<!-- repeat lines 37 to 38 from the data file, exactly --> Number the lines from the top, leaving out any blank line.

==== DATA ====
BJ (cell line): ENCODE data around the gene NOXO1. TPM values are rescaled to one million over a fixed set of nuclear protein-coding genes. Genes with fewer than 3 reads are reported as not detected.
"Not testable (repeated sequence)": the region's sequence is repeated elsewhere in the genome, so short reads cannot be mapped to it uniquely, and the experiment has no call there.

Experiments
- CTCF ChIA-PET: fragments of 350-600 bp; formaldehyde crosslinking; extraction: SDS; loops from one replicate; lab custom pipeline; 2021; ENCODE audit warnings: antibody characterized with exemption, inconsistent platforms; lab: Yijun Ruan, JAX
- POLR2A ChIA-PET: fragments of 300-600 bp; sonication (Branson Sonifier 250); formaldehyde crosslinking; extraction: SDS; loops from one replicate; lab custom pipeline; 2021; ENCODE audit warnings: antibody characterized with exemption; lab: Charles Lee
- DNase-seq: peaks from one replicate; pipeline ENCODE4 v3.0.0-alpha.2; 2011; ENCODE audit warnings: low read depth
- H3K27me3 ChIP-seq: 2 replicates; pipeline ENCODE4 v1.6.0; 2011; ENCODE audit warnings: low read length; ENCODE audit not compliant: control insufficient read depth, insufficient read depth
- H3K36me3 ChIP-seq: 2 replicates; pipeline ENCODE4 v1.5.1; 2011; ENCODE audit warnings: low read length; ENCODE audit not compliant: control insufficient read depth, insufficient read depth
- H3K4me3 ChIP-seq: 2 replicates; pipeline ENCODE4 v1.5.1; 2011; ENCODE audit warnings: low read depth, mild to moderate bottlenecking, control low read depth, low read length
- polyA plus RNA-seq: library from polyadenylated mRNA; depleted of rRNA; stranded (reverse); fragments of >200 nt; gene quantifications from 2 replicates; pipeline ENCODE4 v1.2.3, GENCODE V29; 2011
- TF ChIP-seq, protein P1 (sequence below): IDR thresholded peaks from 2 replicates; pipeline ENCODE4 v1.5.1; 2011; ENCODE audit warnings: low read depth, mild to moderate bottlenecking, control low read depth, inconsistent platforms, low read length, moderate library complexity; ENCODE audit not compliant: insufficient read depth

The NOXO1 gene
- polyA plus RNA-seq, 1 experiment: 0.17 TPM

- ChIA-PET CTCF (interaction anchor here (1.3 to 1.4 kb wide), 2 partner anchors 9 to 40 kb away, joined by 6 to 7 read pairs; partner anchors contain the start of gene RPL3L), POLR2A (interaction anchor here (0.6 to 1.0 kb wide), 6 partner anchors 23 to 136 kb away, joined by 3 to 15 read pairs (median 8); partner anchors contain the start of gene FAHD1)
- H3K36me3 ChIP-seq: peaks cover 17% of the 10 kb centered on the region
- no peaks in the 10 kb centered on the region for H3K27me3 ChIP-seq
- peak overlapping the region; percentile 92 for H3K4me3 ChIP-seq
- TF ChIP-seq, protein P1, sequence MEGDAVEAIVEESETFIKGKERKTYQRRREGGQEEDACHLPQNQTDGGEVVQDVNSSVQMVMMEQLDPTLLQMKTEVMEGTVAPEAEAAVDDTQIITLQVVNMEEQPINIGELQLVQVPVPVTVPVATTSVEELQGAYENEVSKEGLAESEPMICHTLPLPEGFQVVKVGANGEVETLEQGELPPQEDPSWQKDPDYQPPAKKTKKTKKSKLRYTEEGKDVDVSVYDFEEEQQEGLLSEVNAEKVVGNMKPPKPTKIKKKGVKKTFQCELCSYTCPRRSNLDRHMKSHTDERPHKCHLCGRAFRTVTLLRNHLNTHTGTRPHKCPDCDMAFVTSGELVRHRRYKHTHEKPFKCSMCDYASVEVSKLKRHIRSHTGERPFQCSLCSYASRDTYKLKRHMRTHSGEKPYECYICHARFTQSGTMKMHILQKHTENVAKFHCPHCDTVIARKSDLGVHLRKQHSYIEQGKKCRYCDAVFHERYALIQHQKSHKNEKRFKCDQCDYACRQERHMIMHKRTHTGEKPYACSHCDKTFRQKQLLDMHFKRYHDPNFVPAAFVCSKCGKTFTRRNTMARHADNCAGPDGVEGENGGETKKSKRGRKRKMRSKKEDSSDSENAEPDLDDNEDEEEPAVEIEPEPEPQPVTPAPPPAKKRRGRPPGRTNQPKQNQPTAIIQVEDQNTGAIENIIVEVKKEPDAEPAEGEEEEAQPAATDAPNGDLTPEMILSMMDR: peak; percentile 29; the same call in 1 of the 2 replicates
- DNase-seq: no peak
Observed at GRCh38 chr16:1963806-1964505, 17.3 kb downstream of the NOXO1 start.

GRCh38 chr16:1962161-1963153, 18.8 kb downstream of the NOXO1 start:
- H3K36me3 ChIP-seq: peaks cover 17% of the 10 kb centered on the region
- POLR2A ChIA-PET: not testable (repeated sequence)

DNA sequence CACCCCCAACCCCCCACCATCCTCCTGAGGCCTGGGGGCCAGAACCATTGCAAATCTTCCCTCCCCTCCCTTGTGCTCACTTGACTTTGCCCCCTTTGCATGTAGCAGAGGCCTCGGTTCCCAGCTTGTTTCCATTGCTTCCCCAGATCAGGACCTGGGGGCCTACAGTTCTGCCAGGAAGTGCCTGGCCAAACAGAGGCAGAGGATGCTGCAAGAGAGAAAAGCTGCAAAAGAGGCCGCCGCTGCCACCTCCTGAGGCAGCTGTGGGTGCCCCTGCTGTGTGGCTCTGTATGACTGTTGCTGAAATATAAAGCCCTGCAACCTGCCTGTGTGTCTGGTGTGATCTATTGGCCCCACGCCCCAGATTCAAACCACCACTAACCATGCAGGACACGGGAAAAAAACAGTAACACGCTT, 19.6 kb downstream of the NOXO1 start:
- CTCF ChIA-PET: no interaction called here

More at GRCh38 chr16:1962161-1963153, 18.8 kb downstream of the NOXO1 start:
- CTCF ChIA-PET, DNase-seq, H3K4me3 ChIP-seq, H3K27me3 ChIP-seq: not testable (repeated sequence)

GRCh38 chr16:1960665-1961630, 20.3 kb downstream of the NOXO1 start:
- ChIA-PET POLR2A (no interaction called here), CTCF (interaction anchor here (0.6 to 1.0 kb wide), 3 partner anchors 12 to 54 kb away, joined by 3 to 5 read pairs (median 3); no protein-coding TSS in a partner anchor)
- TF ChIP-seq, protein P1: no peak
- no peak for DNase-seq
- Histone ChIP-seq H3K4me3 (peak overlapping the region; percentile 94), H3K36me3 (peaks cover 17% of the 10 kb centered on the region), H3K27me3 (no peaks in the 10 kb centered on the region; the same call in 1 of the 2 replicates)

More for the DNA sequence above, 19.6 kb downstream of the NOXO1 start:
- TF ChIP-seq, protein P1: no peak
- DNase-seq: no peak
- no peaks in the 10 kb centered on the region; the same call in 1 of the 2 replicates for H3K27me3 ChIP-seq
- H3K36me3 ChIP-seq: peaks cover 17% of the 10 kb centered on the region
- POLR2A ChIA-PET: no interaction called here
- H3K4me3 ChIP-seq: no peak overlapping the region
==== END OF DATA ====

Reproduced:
- H3K36me3 ChIP-seq: peaks cover 17% of the 10 kb centered on the region
- POLR2A ChIA-PET: no interaction called here